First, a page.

Pressure Cooker

Movie review by
Brian Costello, Common Sense Media
Pressure Cooker Movie Poster Image
Inspiring cooking-themed docu is great for teens.
  • NR
  • 2010
  • 100 minutes

Parents say

age 9+
Based on 1 review

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The parents' guide to what's in this movie.

Positive Messages

If you work hard and are willing to make sacrifices to pursue your dreams, they will come true.

Positive Role Models & Representations

Mrs. Stephenson is a tough but caring teacher, fully dedicated to bringing out the absolute best in her students, and will accept nothing less than their highest level of effort. The students overcome personal difficulties in order to pursue their dreams.


Some of the kids' personal stories are sad or involve crimes, like burglary.

Drinking, Drugs & Smoking

What parents need to know

Parents need to know that Pressure Cooker is a must-see for kids hoping to pursue a career in the culinary arts, and a wonderfully inspiring documentary for anyone working hard to make their own dreams a reality. The film chronicles a group of inner-city high school students in Philadelphia who learn high-end cooking from their tough-but-caring teacher, Mrs. Stephenson and compete in a local high school culinary arts contest for scholarships. In the midst of the difficulties of growing up poor, and the universal concerns of teenagers, these students show through example what hard work and a positive attitude can achieve.

User Reviews

  • Parents say
  • Kids say
Adult Written byMixyplixl August 28, 2016

Inspiring, entertaining documentary

you really get caught up with all the characters, the tough-as-nails teacher who really cares and coaches the kids to greatness, and the kids, who give it their... Continue reading

There aren't any reviews yet. Be the first to review this title.

What's the story?

In this award-winning documentary, Mrs. Wilma Stephenson teaches Culinary Arts in Frankford High School in Philadelphia. She is a tough, no-nonsense teacher who is also absolutely dedicated to the success of her students. Her students come from low-income backgrounds, and with her discipline and tough-love, she inspires them to learn to cook, and to compete in a city-wide culinary arts contest in which winners earn college scholarships. There's Erica, who is helping to raise her blind younger sister. There is Tyree, who as a child woke up one Christmas to find his home had been burglarized and all his families' Christmas presents stolen. There is Fatamatou, a recent arrival from Africa learning how to succeed in a new environment. Together, these students are shown working hard and making sacrifices to attain their dreams, all while keeping positive mental attitudes.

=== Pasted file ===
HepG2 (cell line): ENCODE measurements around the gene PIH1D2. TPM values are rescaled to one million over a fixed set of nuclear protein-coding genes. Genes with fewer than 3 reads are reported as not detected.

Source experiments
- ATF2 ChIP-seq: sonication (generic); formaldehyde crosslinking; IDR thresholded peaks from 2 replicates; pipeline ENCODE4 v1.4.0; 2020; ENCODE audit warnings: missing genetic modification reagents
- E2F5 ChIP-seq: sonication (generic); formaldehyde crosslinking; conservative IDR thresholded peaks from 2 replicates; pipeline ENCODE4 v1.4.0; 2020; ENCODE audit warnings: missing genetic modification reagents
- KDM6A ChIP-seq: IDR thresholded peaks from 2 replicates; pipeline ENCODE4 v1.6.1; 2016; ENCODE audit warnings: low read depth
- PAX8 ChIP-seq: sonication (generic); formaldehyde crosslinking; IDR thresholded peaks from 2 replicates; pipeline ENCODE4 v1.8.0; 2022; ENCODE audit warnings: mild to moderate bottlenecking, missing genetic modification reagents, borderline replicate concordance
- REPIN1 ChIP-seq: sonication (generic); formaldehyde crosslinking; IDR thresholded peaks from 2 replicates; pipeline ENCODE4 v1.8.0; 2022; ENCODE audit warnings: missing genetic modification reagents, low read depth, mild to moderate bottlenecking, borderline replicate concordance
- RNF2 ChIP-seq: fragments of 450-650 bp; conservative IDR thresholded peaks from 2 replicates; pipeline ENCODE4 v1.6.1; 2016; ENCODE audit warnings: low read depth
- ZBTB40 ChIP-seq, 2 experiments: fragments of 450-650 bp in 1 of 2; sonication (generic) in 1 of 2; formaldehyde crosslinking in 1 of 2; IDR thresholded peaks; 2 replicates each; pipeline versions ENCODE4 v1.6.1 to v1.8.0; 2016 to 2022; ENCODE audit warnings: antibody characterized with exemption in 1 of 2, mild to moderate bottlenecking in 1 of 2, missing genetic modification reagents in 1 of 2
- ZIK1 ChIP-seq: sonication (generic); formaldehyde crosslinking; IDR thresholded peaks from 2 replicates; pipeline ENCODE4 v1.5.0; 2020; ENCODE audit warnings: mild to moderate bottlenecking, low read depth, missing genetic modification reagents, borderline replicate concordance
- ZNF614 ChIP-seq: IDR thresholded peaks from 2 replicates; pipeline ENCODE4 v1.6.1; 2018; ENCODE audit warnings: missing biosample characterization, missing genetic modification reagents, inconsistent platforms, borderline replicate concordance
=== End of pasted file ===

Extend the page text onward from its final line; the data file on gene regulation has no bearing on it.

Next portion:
Is it any good?

This is an excellent film. It stands as a powerful counter-argument to anyone who believes the American Dream is dead, that teenagers are inherently lazy and unmotivated, or that there are no more great teachers in our schools. Through their actions and efforts, the teenagers chronicled in the film show how hard work, sacrifice, and a positive attitude go far in life to help make aspirations come true, no matter how difficult the circumstances. As a high school teacher, Mrs. Stephenson is conveyed on film as a force of nature: inspired, blunt, stern, and never less than 100 percent dedicated to the success of her students.

The challenges are there, and they're familiar to anyone who lives or has grown up in an urban area. And yet, these students are shown meeting these challenges. What emerges from Pressure Cooker is a film documenting a tough-love teacher teaching not only the skills to be excellent chefs, but also the life skills needed to be successful beyond the classroom and kitchen.

Talk to your kids about ...

  • Families can talk about how the documentary shows the lives of these teenagers. How much of it is filmed in the moment, and how much of it is shown through interviews in which they discuss their backgrounds? What do you think were the challenges the filmmakers faced?

  • There are no direct, one-on-one interviews with Mrs. Stephenson, but she is prominent throughout the film providing guidance and discipline to many facets of her students' lives. Why do you think her story isn't given as much weight as the stories of her students?

  • In a brief scene, Tyrell's football coach is filmed driving around their neighborhood, talking about and pointing out all the factories that have closed in the area in recent decades. How does this heighten "what's at stake" for the students competing in the culinary arts competition? What would have been lost had this scene not been in the film?

Movie details

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